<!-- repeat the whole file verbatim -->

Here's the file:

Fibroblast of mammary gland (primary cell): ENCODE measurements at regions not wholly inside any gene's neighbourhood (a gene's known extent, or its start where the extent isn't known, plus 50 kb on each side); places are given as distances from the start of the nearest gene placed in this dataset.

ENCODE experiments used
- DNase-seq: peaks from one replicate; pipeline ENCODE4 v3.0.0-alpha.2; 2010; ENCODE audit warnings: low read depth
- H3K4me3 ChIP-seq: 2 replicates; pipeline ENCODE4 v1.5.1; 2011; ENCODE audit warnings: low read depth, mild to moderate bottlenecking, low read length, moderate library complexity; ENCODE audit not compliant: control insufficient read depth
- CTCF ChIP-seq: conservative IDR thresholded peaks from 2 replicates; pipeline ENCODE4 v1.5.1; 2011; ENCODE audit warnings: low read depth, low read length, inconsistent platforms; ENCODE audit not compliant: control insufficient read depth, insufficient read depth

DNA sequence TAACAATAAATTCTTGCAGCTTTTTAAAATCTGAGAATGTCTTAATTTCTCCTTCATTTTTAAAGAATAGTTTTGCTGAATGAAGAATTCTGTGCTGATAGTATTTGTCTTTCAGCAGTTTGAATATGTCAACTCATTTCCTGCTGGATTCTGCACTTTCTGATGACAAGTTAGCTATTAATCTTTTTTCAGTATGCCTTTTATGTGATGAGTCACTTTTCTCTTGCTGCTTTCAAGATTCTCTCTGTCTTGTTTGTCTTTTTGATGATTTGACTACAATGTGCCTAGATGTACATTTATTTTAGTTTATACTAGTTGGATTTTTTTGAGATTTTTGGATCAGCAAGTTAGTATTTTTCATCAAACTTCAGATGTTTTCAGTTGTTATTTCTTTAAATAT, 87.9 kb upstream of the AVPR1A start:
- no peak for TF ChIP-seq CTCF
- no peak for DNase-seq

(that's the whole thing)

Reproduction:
Fibroblast of mammary gland (primary cell): ENCODE measurements at regions not wholly inside any gene's neighbourhood (a gene's known extent, or its start where the extent isn't known, plus 50 kb on each side); places are given as distances from the start of the nearest gene placed in this dataset.

ENCODE experiments used
- DNase-seq: peaks from one replicate; pipeline ENCODE4 v3.0.0-alpha.2; 2010; ENCODE audit warnings: low read depth
- H3K4me3 ChIP-seq: 2 replicates; pipeline ENCODE4 v1.5.1; 2011; ENCODE audit warnings: low read depth, mild to moderate bottlenecking, low read length, moderate library complexity; ENCODE audit not compliant: control insufficient read depth
- CTCF ChIP-seq: conservative IDR thresholded peaks from 2 replicates; pipeline ENCODE4 v1.5.1; 2011; ENCODE audit warnings: low read depth, low read length, inconsistent platforms; ENCODE audit not compliant: control insufficient read depth, insufficient read depth

DNA sequence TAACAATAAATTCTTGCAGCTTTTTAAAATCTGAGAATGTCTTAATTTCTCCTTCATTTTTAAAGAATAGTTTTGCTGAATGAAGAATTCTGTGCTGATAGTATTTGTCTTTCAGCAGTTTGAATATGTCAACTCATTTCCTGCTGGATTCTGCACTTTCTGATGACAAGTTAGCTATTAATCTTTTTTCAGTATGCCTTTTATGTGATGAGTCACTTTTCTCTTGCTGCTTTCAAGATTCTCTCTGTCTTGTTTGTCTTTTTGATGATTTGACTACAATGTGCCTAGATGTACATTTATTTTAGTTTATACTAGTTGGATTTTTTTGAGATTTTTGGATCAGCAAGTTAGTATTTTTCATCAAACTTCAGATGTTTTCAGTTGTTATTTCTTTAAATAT, 87.9 kb upstream of the AVPR1A start:
- no peak for TF ChIP-seq CTCF
- no peak for DNase-seq